American soft drink company yesterday opened its first bottling plant in
China since 1949.
"It's okay," pronounced one Chinese guest sipping Coke gingerly from a
red paper cup.
Despite the potential market of 1 billion people in China, the 48 million bot-
tles the plant will produce annually will initially be sold almost exclusively
to foreigners.
At more than 66 cents per bottle, few Chinese can afford it. At present,
Coca-Cola has to be bought in foreign exchange certificates-available only
to foreigners.
Reagan permits Joe Louis'
Arlington cemetery burial
WASHINGTON-President Reagan has waived eligibility requirements to
permit Joe Louis, who held the world heavyweight boxing championship
longer than anyone in history, to be buried in Arlington National Cemetery,
it was learned yesterday.
An administration official said that Reagan, who knew Louis personally,
directed that an exception be made to permit the former boxing champion to
be buried in the military cemetery in Arlington.
The official said Louis, who died of a heart attack Sunday at the age of 66,
served in the Army during World War II and fought exhibitions for ser-
vicemen. He will be the 39th exception to the eligibility criteria for burial in
Lansing passes two bids
LANSING-A battered and bruised agriculture budget containing the
$800,000 Pontiac Silverdome subsidy and the state's highly-touted meat in-
spection program won final legislative approval yesterday.
The measure retains the annual stadium subsidy, which is funded through
race track receipts.
But lawmakers agreed to phase out the meat inspection program over
three years. Department officials conceded recently that federal inspectors
can do the same job of enforcing Michigan standards, which ban lips, snouts,
and other matter from hot dogs.
Salvadoran killings clueless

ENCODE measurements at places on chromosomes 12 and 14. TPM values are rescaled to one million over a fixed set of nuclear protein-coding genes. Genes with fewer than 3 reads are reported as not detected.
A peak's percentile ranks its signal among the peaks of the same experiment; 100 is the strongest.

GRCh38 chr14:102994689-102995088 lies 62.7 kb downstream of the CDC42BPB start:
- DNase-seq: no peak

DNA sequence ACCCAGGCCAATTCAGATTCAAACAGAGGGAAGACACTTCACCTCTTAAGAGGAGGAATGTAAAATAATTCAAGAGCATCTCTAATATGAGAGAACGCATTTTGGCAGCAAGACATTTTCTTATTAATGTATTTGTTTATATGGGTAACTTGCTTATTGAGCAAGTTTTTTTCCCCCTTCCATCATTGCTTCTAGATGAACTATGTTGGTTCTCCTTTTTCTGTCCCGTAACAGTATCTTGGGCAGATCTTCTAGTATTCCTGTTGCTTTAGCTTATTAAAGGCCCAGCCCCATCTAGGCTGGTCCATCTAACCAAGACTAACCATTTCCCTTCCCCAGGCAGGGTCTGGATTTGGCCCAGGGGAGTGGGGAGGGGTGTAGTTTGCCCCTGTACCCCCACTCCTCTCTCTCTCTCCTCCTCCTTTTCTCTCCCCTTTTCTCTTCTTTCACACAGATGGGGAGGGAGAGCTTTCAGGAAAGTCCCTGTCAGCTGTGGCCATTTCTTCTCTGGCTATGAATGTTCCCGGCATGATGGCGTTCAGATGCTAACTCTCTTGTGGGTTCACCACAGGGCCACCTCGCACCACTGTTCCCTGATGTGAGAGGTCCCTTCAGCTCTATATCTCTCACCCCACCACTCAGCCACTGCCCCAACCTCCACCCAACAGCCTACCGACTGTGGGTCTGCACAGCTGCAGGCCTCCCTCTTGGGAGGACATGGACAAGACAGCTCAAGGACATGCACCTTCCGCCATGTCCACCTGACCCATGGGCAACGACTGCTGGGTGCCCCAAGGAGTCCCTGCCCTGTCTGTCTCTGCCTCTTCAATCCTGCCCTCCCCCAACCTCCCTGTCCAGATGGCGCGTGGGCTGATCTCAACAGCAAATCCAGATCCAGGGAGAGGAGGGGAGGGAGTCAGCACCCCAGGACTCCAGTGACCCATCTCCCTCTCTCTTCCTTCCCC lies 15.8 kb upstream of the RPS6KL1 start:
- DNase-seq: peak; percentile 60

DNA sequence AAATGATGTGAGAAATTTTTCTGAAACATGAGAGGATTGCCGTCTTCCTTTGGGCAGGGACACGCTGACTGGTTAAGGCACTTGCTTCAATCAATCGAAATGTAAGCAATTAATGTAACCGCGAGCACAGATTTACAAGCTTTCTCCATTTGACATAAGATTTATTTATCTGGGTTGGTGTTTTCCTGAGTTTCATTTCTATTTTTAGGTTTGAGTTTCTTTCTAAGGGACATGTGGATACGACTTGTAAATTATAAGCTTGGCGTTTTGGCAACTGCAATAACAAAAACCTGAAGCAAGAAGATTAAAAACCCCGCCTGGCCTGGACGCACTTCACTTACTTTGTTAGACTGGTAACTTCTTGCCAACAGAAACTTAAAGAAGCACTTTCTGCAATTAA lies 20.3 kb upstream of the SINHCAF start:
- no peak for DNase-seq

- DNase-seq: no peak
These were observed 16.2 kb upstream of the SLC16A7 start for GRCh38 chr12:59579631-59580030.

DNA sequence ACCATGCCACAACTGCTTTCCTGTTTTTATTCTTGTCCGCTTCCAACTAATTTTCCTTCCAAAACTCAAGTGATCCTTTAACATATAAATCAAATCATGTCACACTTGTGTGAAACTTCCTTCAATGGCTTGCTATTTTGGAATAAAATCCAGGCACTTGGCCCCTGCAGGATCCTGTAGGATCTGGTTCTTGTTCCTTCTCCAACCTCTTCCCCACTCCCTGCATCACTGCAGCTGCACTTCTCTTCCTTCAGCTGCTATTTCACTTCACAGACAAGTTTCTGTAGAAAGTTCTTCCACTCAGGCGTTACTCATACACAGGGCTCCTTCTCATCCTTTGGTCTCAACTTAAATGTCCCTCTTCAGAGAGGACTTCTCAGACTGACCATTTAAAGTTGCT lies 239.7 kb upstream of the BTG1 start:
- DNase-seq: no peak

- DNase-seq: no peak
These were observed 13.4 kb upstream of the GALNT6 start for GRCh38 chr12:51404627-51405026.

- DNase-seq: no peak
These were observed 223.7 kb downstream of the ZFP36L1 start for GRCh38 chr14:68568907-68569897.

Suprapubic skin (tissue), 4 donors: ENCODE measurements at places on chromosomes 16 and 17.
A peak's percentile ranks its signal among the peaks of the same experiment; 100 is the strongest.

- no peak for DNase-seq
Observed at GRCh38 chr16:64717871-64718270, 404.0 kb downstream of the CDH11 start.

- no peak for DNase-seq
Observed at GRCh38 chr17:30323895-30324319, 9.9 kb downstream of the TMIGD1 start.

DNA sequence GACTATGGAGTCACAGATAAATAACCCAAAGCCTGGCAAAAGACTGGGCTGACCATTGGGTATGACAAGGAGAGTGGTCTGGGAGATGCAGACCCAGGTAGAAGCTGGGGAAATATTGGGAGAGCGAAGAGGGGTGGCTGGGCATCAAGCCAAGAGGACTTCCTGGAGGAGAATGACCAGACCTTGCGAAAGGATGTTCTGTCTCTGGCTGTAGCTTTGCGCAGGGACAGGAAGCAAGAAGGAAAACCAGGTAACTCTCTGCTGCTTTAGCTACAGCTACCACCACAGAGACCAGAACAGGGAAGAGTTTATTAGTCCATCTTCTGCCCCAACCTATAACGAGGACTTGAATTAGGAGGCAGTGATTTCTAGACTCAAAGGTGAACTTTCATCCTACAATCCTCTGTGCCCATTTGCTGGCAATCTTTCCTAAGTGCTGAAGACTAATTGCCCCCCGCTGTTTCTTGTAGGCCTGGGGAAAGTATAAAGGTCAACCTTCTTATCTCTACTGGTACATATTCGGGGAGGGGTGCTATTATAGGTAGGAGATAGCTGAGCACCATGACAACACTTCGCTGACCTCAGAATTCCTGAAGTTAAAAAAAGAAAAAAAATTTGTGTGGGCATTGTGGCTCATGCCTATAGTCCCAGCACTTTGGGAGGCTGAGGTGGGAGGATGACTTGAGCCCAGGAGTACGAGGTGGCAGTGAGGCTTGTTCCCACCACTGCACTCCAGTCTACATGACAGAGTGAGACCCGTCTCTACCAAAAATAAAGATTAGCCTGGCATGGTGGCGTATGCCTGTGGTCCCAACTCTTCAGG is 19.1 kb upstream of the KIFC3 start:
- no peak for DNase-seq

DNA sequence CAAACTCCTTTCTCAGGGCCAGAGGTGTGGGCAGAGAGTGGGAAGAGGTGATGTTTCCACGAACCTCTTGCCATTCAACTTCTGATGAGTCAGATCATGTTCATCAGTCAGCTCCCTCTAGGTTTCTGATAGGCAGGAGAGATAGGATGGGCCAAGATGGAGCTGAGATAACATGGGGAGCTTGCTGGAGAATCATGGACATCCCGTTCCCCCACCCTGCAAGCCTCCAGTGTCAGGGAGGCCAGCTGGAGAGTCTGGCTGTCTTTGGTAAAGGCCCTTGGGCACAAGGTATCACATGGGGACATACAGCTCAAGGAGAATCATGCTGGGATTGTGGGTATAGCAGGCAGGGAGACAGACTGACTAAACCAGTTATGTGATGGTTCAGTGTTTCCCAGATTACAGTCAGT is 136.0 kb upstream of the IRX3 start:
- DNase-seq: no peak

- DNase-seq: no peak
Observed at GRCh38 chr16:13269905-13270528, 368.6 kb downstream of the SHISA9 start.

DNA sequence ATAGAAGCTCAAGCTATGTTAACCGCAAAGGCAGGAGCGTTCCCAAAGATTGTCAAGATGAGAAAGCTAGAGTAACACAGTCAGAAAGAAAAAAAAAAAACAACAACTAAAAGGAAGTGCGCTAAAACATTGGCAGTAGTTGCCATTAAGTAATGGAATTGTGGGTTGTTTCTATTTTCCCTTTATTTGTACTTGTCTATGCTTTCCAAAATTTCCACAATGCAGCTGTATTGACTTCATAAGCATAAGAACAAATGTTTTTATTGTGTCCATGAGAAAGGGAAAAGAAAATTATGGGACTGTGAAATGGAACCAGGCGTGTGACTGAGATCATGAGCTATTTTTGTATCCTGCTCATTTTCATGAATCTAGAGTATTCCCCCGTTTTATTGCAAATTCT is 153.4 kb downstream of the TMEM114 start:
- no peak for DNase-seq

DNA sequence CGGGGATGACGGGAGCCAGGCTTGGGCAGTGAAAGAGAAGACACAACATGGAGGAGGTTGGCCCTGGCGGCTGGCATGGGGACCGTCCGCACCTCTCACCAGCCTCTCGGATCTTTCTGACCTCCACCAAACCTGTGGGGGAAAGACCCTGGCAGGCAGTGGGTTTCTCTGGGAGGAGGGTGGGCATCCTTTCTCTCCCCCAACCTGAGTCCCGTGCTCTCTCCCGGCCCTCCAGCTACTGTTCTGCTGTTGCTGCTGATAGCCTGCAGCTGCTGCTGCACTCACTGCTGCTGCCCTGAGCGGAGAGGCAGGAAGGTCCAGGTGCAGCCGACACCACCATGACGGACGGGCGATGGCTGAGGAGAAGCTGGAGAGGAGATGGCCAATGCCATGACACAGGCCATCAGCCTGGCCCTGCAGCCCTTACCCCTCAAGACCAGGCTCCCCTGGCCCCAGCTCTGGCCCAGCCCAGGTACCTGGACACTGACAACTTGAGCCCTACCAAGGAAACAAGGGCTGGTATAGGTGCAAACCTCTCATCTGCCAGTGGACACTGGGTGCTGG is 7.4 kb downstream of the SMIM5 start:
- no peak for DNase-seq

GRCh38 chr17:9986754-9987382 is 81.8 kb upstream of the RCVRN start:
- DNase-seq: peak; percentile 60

SAN SALVADOR, El Salvador-Authorities said yesterday they had no
clues to the decapitation of four men and a woman whose heads were found
on the stairway of a municipal worker's home.
Only three of the victims had been identified and no group has claimed
responsibility for the five murders in San Miguel, the nation's third biggest
It appeared each of the heads had been sliced off cleanly at the neck by a
single swing of a razor-sharp machete, officials said.
The machete is commonly used by rightist "death squads" operating in
the Massachusetts-sized nation of 4.2 million which has recorded some 18,000
political killings in the past 15 months.
Survey says 45% govt
employees observe fraud
WASHINGTON-Forty-five percent of federal employees participating in
a survey said they had personally observed fraud, waste, or
mismanagement initheir agencies within the past year, the government said
Of those who saw improper activity, 70 percent said they told no one and
did nothing about it-mostly because they feared reprisals or thought
nothing would be done anyway, the survey said.
Among those who reported wrongdoing to their superiors or inspectors, 43
percent said they felt the abuses had not been corrected.
About 9 percent who reported observing wrongdoing said the waste or
mismanagement cost the government more than $100,000.
The survey was conducted by the Merit Systems Protection Board, a
government agency created in 1978 to protect whistleblowers-government
employees who report wrongdoing.




abbe llftrbigan IDatlg
Vol. XCI, No. 160
Thursday, April 16, 1981